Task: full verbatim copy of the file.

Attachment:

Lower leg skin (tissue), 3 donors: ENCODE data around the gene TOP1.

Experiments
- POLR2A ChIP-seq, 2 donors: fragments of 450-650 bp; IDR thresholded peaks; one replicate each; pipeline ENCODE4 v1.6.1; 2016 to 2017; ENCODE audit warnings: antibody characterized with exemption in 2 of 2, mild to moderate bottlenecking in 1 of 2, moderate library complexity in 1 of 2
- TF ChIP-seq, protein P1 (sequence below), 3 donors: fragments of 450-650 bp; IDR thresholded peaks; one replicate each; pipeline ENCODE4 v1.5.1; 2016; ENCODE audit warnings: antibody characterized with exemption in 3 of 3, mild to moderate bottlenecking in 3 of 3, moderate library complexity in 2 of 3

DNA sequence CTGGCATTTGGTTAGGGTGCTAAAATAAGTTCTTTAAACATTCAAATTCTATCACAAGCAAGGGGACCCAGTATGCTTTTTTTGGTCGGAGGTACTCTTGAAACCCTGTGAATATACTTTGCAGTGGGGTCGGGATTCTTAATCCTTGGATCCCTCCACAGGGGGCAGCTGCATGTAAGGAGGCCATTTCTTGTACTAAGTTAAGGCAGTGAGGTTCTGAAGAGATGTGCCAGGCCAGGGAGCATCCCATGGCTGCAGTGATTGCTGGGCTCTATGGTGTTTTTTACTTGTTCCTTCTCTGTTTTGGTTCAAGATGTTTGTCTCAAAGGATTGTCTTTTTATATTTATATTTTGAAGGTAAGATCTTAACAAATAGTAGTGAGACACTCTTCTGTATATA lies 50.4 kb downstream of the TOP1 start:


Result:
Lower leg skin (tissue), 3 donors: ENCODE data around the gene TOP1.

Experiments
- POLR2A ChIP-seq, 2 donors: fragments of 450-650 bp; IDR thresholded peaks; one replicate each; pipeline ENCODE4 v1.6.1; 2016 to 2017; ENCODE audit warnings: antibody characterized with exemption in 2 of 2, mild to moderate bottlenecking in 1 of 2, moderate library complexity in 1 of 2
- TF ChIP-seq, protein P1 (sequence below), 3 donors: fragments of 450-650 bp; IDR thresholded peaks; one replicate each; pipeline ENCODE4 v1.5.1; 2016; ENCODE audit warnings: antibody characterized with exemption in 3 of 3, mild to moderate bottlenecking in 3 of 3, moderate library complexity in 2 of 3

DNA sequence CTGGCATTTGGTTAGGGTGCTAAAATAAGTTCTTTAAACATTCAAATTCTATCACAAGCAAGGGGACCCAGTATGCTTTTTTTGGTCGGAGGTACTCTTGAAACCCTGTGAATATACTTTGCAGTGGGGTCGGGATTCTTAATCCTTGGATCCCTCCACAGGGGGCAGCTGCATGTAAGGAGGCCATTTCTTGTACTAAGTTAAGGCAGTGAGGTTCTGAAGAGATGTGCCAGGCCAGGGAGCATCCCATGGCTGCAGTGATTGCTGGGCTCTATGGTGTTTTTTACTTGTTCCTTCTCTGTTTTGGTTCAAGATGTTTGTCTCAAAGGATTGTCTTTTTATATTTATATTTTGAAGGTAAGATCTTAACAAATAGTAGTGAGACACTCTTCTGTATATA lies 50.4 kb downstream of the TOP1 start: